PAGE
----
Switzerland said Wednesday that it had no grounds to charge former Algerian defence minister Khaled Nezzar with war crimes, the latest twist in a controversial five-year-old case.
The Swiss attorney general's office (OAG) said it could not move forward with a trial because there was no conclusive evidence of a "conflict" in Algeria during the period in question, leaving a key condition for prosecution unfulfilled.
Nezzar was in office from 1990 to 1994 when the military was battling an Islamist opposition in a bloody civil war.
Algerian troops were accused of committing grave abuses during the fighting, including torture and summary executions.
Nezzar was arrested in Switzerland in October 2011 following a complaint filed by rights groups TRIAL International over his alleged role in violations committed from 1992 to 1994.
TRIAL invoked special Swiss legislation adopted in 2011 that allows the country's justice system to try people suspected of war crimes committed anywhere in the world.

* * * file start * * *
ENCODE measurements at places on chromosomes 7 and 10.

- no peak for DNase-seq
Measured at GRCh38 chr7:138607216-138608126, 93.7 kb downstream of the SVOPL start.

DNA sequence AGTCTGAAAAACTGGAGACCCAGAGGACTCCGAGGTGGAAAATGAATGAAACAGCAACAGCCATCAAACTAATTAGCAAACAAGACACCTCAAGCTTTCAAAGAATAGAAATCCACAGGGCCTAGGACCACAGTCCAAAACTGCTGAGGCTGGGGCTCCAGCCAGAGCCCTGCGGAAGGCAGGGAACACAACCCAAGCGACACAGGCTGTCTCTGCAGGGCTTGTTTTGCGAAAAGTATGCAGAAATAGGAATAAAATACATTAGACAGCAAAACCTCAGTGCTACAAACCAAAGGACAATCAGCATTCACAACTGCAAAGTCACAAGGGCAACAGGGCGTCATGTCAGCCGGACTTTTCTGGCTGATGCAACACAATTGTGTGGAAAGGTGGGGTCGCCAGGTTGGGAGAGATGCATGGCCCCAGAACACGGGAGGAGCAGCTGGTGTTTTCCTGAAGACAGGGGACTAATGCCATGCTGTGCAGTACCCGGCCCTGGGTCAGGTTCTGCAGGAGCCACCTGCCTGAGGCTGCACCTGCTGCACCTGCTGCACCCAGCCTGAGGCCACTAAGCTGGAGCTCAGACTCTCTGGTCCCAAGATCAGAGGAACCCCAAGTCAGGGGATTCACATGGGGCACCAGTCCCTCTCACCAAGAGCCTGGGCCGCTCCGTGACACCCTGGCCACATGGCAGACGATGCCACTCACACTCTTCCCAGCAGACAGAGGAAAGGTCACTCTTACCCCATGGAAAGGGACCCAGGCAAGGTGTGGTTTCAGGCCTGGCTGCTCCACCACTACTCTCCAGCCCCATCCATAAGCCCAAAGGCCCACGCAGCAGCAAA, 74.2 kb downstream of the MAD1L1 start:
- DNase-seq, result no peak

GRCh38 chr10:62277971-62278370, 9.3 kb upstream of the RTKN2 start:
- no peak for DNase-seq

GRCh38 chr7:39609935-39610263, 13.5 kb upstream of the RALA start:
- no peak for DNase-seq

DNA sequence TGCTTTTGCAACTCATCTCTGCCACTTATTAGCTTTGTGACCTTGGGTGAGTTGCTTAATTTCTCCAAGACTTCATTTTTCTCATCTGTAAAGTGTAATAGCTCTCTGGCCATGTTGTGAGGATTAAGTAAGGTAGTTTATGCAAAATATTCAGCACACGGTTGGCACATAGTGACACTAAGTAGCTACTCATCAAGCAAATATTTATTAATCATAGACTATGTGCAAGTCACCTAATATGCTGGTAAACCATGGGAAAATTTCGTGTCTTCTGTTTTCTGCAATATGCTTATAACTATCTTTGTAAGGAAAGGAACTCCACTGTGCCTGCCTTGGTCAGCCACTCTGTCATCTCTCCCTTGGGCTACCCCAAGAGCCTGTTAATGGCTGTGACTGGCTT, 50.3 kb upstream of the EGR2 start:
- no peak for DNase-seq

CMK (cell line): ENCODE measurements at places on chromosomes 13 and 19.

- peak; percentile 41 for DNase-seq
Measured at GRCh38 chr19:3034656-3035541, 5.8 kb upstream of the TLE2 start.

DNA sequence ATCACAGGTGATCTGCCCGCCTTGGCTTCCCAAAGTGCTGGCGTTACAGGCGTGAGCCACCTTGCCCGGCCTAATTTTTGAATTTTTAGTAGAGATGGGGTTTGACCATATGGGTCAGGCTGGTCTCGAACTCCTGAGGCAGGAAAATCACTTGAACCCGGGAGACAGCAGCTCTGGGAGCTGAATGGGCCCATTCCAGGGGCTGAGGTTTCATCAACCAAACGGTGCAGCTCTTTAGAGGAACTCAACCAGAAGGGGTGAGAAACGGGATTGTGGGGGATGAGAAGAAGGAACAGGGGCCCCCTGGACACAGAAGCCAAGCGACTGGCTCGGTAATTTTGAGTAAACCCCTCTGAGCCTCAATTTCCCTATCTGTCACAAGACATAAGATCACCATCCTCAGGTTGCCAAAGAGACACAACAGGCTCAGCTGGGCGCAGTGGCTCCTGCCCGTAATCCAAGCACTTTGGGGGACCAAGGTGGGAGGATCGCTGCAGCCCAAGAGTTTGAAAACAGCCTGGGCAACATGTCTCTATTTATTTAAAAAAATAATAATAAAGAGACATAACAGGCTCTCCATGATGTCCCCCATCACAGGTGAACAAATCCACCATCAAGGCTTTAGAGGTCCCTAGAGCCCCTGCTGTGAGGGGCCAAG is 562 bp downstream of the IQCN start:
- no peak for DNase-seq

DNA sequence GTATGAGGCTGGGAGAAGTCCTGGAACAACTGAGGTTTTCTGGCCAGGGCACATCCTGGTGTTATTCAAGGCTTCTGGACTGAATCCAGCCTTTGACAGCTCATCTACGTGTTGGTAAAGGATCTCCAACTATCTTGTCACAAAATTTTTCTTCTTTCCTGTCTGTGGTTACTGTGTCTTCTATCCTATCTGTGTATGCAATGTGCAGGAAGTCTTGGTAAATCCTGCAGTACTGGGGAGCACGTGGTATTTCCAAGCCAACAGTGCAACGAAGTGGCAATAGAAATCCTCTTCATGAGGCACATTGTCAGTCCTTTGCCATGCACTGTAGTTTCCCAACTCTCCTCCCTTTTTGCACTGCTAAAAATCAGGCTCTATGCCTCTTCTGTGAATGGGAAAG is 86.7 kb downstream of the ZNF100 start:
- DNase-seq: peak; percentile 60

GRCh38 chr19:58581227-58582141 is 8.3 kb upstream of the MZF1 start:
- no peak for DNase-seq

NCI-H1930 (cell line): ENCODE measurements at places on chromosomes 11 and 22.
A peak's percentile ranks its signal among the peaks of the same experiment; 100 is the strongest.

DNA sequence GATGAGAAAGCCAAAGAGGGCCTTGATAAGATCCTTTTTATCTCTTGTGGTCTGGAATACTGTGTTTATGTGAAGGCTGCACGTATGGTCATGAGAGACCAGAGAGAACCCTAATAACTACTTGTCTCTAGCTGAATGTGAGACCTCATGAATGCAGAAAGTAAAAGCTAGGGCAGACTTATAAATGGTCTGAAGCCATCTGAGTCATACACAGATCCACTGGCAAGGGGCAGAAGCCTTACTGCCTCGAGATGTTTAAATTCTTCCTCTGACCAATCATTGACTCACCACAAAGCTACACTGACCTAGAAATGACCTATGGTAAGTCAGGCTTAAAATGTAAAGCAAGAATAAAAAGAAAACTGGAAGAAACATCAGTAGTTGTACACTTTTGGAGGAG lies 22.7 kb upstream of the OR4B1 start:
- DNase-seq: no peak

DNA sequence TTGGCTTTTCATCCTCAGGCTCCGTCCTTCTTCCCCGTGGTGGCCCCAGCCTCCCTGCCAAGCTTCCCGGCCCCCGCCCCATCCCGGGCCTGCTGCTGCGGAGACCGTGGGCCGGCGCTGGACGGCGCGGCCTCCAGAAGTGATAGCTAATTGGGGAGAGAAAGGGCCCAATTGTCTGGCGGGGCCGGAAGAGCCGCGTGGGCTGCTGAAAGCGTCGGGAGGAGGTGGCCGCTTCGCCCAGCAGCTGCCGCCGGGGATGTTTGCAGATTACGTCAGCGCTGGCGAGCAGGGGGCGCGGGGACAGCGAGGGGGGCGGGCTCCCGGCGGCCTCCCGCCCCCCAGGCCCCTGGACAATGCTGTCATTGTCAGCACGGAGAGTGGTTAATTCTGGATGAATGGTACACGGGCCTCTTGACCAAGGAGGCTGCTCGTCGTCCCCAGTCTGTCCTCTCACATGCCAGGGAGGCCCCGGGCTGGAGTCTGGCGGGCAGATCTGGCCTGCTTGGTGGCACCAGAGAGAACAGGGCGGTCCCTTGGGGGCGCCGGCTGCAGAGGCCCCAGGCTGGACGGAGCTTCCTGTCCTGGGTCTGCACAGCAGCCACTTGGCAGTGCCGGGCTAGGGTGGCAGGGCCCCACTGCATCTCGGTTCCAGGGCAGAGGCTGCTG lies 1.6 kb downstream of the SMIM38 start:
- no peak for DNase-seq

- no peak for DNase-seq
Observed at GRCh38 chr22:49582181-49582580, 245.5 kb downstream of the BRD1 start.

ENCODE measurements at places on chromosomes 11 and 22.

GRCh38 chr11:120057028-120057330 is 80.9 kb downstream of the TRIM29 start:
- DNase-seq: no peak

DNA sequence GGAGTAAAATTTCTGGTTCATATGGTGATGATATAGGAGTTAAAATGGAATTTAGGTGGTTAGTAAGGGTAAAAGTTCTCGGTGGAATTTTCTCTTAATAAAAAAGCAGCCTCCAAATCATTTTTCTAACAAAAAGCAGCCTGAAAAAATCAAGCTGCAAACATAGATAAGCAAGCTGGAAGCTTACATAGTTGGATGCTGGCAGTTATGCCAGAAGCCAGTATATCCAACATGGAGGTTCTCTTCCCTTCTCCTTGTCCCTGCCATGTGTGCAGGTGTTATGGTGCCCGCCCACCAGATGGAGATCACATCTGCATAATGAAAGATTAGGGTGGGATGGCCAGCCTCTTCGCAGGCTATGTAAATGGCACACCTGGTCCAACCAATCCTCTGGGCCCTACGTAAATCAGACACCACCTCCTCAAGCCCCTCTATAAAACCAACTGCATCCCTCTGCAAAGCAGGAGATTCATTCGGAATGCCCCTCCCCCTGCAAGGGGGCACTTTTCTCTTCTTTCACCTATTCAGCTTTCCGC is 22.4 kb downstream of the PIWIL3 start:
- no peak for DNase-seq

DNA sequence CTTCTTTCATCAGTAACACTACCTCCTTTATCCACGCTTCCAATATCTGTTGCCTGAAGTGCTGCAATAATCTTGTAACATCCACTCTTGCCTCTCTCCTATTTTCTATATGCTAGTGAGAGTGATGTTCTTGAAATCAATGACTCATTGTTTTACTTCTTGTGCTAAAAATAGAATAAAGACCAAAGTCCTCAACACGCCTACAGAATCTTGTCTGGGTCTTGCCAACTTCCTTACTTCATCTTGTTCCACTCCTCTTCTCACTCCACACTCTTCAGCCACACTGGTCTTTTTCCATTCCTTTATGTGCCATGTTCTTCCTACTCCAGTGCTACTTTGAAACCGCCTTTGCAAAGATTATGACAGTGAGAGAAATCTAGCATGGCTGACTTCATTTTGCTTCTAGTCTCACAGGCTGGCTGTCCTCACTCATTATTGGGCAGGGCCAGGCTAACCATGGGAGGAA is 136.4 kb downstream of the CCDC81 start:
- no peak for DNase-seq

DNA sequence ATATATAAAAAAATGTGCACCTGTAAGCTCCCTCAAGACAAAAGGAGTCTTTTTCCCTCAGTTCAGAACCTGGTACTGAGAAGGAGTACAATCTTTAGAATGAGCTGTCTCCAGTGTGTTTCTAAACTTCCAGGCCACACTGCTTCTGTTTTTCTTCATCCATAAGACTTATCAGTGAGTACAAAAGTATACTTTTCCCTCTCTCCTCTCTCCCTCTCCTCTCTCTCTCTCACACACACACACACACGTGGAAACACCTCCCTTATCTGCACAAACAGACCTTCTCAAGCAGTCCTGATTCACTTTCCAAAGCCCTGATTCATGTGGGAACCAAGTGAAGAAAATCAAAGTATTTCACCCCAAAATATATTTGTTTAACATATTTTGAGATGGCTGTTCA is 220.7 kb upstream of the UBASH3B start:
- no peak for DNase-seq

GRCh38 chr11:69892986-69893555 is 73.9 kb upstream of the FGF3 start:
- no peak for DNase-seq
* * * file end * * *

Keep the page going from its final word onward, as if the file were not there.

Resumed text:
Nezzar was freed shortly after his arrest on condition that he continue to cooperate with Swiss justice and the case has been subject to multiple arguments and appeals since.
In a statement Thursday, the OAG said its investigation showed that the fighting in Algeria from 1992 to 1994 "did not have the required intensity", to qualify as a conflict, meaning Swiss prosecutors do not have "competence" to proceed with charges.
TRIAL blasted that decision and said it had launched an appeal at a Swiss Federal Court.
"It is indeed incomprehensible that the (OAG) has investigated for five years, questioned some 15 witnesses... without ever questioning the existence of an armed conflict, before abruptly concluding that that was not the case", Pierre Bayenet, a lawyer representing Algerian complainants said in a TRIAL statement.
Algeria's civil war, which killed an estimated 200,000 people, followed the army's decision to cancel a 1992 election that Islamist politicians were poised to win.